As we all know, sumo is a sport punctuated by ritual. I’ve created a new ritual for myself: I like to enjoy a trip around the start of every honbasho to Sumo Dog – a Japanese and quasi-sumo themed hot dog specialty restaurant in Los Angeles. In anticipation of the upcoming Haru basho, I did this again today. It is both odd and cool that a sumo-flavored restaurant exists and for those of you who are reading and are very near or very far from Los Angeles, please enjoy the following review of the Sumo Dog experience.
Sumo Dog is a fast-casual establishment which opened about a year ago on the periphery of Los Angeles’s Koreatown neighborhood. Opened by Chef Jeffery Lunak and Mark Stone, it’s an unassuming small shop on a block which has now come to be lined with ever more ridiculous dessert options (like cotton candy ice cream burritos). With that in mind, we’ll focus on the main Sumo Dog selection.
When you enter the restaurant you are created by an impressive sized statuette of a yokozuna. I believe this is Asashoryu in the below image (if it’s not, please correct me in the comments!), however when I asked one of the chefs one day (which may have been one of the owners) he said “that’s Sumo Joe.” For a sumo fan, it was not the most impressive response.
The walls are plastered with Sumo Dog posters which comprise of a drawing of a rikishi and the Sumo Dog logo, as well as their admittedly very impressive and cool selection of merch, like t-shirts and hats. The atmosphere overall is casual and good and one can imagine it might not be out of place in Tokyo with a bit of work.
Sumo Dog’s menu is where they really shine. Out of the 8 hot dog based dishes, several have taken very liberal inspiration from Japanese flavors. I’ll add a few photos of the menu below from several trips.
The Sumo Dog is their signature dish, and comes covered in wasabi relish, furikake and nori as well as pickled peppers, onion, spicy mayo and teriyaki sauce. I have never been much of a hot dog person, but I love Japanese flavors and they have captured some great – potentially even complex – flavor in this dish. It gives you the sort of satisfaction you get when you see a classically executed uwatenage.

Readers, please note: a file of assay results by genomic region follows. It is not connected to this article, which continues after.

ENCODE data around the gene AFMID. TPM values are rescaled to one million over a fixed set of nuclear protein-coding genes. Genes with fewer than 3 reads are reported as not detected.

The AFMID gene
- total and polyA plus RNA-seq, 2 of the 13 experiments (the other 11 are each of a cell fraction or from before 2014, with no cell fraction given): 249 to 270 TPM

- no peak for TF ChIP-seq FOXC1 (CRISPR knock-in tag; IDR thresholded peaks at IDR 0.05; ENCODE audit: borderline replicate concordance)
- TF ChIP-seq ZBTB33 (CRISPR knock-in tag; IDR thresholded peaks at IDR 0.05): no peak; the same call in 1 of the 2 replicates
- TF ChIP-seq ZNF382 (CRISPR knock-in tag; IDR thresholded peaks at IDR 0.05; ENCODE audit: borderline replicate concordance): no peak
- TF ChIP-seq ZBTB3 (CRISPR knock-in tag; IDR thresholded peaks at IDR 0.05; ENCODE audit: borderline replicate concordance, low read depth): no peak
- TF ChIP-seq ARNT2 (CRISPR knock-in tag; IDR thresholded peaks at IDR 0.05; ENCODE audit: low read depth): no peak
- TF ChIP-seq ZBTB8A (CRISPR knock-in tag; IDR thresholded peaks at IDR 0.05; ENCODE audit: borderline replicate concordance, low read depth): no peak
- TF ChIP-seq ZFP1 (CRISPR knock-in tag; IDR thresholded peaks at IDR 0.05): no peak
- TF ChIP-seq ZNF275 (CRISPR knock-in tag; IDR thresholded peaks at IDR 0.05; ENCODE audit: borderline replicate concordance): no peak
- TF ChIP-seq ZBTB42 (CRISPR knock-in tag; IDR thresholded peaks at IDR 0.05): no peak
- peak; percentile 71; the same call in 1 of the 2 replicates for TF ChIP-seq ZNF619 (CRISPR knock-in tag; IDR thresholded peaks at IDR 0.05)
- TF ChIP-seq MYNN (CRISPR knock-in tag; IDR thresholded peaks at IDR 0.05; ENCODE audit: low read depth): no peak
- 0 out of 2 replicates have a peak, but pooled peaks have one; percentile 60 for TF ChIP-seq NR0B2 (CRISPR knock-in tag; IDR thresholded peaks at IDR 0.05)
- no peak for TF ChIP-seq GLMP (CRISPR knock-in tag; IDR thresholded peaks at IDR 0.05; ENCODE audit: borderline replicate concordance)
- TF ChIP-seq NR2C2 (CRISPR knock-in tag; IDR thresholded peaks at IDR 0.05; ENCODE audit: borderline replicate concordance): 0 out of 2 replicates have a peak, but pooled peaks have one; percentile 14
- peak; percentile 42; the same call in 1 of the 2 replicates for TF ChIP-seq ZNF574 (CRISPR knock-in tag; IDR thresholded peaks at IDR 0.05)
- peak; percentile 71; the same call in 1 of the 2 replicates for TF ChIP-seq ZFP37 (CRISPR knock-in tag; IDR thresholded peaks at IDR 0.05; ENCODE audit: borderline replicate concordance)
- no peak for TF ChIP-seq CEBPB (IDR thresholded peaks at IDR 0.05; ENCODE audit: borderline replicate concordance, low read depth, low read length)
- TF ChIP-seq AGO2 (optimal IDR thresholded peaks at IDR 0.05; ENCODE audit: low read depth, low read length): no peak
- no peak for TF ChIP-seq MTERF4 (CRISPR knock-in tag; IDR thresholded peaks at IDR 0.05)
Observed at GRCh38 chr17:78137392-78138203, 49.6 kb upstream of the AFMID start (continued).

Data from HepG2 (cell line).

The Miso Katsu dog is a spot on recreation of a classic dish in hot dog format, with a perfect panko crust giving a nice contrast to the miso and cabbage. At $13, the Godzilla is perhaps best suited to aspiring sekitori, and is a monster foot long hot dog covered with many of the same elements of their classic Sumo Dog as well as their togarashi cheese sauce and slaw. Perhaps they should rename it the kinboshi because it is simply so big that taking this hot dog down is like a rank-and-filer trying to knock off a Yokozuna: it’s hard work, and if you can finish it, people will be very impressed!
The menu also sports a number of more Angeleno-centric and traditional inspirations, but each one of the frankfurters has some kind of Japanese element, whether it’s the pickled daikon and togarashi on the chili dog, or the tempura crunch that’s been added to their “Romero” guacamole hot dog.
Finally, Sumo Dog is also known for its sides, especially the tater tots formed from sushi rice which are delivered with a generous helping of wasabi and the togarashi cheese dipping sauce. It’s a nice compliment for a Ramune, several flavors of which are kept in the cooler.
Sumo Dog is a very good, fun addition to the food landscape in Los Angeles and a great place to enjoy an interesting take on Japanese ingredients. While the restaurant has done a great job capturing some sumo-themed elements in their branding and merch, if they can put some more work into paying homage to the sport in the restaurant’s overall design and staff’s knowledge, they will have a very special winner. As ever, I’m sure I’ll be visiting ahead of the Natsu basho as well.
Sumo Dog is located at 516 S. Western Avenue in Los Angeles – and you can check out their full menu on their website at eatsumodog.com.